This cozy Union Square restaurant serves up modern twists on traditional and authentic German fare (borscht, massive bretzels, every wurst imaginable). And, in true German fashion, Bronwyn offers dozens of beers (by the liter, boot or bucket) from all over central Europe and New England. Owner Tim Wiechmann was aiming to imitate the atmosphere of a European dive or hostel with this location, and he totally nailed it with its nearly medeival look (dark, heavy wooden tables, worn-leather bar stools, rustic red and blue walls).
Alden & Harlow, located in Harvard Square, is selling delicious and inventive American cuisine from a constantly-changing menu. The kitchen focuses on small plates including everything from chicken-fried rabbit to pickled corn pancakes topped with popcorn. The seasonal cocktail list is just as inventive and could keep you at the bar until late. This, however, is a great thing, because come 11pm the late-night menu becomes available. With options like popcorn snails and berkshire pork belly, you'll want to stick around.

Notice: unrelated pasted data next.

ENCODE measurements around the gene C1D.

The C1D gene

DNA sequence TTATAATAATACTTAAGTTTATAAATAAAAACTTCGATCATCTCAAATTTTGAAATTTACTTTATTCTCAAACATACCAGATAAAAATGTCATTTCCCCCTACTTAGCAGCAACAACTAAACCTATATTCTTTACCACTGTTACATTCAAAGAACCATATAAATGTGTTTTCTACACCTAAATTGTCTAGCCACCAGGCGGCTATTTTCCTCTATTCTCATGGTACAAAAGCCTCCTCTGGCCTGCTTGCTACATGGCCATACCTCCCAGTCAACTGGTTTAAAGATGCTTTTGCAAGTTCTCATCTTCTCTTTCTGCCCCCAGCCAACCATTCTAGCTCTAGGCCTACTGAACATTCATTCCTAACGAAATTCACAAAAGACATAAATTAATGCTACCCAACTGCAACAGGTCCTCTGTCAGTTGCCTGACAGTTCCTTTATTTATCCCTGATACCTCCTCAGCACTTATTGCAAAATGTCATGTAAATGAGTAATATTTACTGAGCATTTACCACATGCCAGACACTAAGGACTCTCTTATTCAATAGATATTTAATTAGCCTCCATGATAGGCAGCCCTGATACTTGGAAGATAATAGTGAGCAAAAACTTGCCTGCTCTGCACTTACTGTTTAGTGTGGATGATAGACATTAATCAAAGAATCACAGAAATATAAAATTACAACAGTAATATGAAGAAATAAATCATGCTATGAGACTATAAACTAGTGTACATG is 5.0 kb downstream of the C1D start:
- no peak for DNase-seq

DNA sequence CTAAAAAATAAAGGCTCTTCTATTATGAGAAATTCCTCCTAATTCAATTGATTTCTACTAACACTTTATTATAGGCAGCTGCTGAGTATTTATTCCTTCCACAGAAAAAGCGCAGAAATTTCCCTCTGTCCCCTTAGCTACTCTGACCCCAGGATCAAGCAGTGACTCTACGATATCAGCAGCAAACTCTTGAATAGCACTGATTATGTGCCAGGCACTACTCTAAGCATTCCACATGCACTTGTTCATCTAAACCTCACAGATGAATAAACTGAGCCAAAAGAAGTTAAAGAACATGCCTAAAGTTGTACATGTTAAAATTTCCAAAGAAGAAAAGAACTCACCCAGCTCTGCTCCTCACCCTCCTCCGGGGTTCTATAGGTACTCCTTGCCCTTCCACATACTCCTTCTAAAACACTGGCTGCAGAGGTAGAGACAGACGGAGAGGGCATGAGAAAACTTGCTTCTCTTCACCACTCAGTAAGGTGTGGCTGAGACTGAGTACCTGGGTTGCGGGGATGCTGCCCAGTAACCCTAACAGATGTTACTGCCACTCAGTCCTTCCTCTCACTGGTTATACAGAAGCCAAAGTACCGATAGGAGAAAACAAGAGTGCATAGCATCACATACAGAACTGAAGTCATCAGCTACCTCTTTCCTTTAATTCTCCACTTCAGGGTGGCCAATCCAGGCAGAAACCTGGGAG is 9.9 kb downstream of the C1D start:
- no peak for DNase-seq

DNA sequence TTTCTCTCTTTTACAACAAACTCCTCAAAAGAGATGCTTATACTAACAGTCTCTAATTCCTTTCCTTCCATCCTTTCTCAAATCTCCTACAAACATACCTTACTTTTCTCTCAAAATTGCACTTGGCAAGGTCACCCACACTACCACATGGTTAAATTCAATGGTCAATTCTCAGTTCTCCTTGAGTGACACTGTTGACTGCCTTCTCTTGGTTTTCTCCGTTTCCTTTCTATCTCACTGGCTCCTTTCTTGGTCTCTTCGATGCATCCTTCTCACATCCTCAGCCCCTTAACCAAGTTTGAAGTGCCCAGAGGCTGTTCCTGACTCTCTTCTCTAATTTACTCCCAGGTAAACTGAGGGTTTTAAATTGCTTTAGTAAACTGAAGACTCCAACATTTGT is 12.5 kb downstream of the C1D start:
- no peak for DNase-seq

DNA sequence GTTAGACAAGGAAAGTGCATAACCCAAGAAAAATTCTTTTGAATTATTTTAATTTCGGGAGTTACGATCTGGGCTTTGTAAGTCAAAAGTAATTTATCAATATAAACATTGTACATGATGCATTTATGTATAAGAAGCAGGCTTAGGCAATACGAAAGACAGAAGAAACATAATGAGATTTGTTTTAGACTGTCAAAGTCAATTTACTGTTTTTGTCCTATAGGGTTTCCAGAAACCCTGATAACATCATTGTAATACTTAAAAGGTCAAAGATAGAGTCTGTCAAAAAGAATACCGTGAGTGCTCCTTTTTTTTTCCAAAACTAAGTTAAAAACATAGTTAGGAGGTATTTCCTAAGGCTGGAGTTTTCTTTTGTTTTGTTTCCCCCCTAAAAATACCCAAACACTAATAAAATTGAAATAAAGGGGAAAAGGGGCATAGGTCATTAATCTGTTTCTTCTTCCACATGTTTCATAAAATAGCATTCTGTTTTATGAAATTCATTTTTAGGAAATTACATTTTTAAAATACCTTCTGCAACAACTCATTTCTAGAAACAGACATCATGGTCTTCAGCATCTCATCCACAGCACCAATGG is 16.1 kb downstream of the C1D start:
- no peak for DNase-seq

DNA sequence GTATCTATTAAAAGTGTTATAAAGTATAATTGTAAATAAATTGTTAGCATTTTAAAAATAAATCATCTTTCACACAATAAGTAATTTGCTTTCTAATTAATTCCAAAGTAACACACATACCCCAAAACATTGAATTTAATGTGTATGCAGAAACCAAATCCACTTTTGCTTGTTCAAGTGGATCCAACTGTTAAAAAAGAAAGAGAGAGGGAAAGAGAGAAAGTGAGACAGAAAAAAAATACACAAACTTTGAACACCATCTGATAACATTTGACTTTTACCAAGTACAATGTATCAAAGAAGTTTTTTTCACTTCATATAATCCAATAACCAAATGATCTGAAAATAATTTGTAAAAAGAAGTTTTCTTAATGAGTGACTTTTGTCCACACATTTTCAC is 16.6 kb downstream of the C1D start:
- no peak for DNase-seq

Ditch Newbury and the bastions of distraught twenty-something foreigners asking you what happened to Armani Cafe, and hit up this bastion of barley to take down a peanut butter burger while making a sizeable dent in your Dead Author's Card, a running tally of all the beers you have to drink within six months to earn a spot in their exclusive mug club.
This place might be serving up mainly vegetarian plates and juices, but some of their offerings are darn good: portobello sammies, jalapeño hushpuppies, and legit black bean burgers.